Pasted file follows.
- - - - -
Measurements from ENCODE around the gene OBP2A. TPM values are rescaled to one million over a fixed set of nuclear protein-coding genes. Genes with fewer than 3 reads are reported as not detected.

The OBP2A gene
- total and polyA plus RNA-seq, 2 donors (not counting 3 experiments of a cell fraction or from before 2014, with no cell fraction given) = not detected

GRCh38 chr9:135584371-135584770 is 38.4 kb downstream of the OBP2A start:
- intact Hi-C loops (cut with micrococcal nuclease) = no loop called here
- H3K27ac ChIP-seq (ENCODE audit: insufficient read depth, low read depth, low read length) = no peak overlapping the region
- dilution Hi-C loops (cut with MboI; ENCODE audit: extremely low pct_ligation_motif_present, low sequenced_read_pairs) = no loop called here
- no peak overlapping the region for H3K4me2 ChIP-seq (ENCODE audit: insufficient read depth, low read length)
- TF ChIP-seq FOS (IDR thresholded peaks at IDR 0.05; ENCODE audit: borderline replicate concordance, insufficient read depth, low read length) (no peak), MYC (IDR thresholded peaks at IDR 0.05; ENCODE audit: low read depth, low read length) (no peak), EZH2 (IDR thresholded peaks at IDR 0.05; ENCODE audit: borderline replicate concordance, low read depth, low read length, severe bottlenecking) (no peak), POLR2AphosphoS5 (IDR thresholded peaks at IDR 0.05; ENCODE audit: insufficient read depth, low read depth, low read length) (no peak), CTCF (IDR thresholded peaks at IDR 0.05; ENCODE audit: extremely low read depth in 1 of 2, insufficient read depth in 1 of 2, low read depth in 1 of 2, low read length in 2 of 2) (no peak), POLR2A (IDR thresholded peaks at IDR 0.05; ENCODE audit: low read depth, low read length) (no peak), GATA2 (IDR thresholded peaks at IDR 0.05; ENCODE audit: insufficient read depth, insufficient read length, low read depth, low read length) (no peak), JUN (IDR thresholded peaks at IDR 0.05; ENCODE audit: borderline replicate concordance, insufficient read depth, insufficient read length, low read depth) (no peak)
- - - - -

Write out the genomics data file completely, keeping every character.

Measurements from ENCODE around the gene OBP2A. TPM values are rescaled to one million over a fixed set of nuclear protein-coding genes. Genes with fewer than 3 reads are reported as not detected.

The OBP2A gene
- total and polyA plus RNA-seq, 2 donors (not counting 3 experiments of a cell fraction or from before 2014, with no cell fraction given) = not detected

GRCh38 chr9:135584371-135584770 is 38.4 kb downstream of the OBP2A start:
- intact Hi-C loops (cut with micrococcal nuclease) = no loop called here
- H3K27ac ChIP-seq (ENCODE audit: insufficient read depth, low read depth, low read length) = no peak overlapping the region
- dilution Hi-C loops (cut with MboI; ENCODE audit: extremely low pct_ligation_motif_present, low sequenced_read_pairs) = no loop called here
- no peak overlapping the region for H3K4me2 ChIP-seq (ENCODE audit: insufficient read depth, low read length)
- TF ChIP-seq FOS (IDR thresholded peaks at IDR 0.05; ENCODE audit: borderline replicate concordance, insufficient read depth, low read length) (no peak), MYC (IDR thresholded peaks at IDR 0.05; ENCODE audit: low read depth, low read length) (no peak), EZH2 (IDR thresholded peaks at IDR 0.05; ENCODE audit: borderline replicate concordance, low read depth, low read length, severe bottlenecking) (no peak), POLR2AphosphoS5 (IDR thresholded peaks at IDR 0.05; ENCODE audit: insufficient read depth, low read depth, low read length) (no peak), CTCF (IDR thresholded peaks at IDR 0.05; ENCODE audit: extremely low read depth in 1 of 2, insufficient read depth in 1 of 2, low read depth in 1 of 2, low read length in 2 of 2) (no peak), POLR2A (IDR thresholded peaks at IDR 0.05; ENCODE audit: low read depth, low read length) (no peak), GATA2 (IDR thresholded peaks at IDR 0.05; ENCODE audit: insufficient read depth, insufficient read length, low read depth, low read length) (no peak), JUN (IDR thresholded peaks at IDR 0.05; ENCODE audit: borderline replicate concordance, insufficient read depth, insufficient read length, low read depth) (no peak)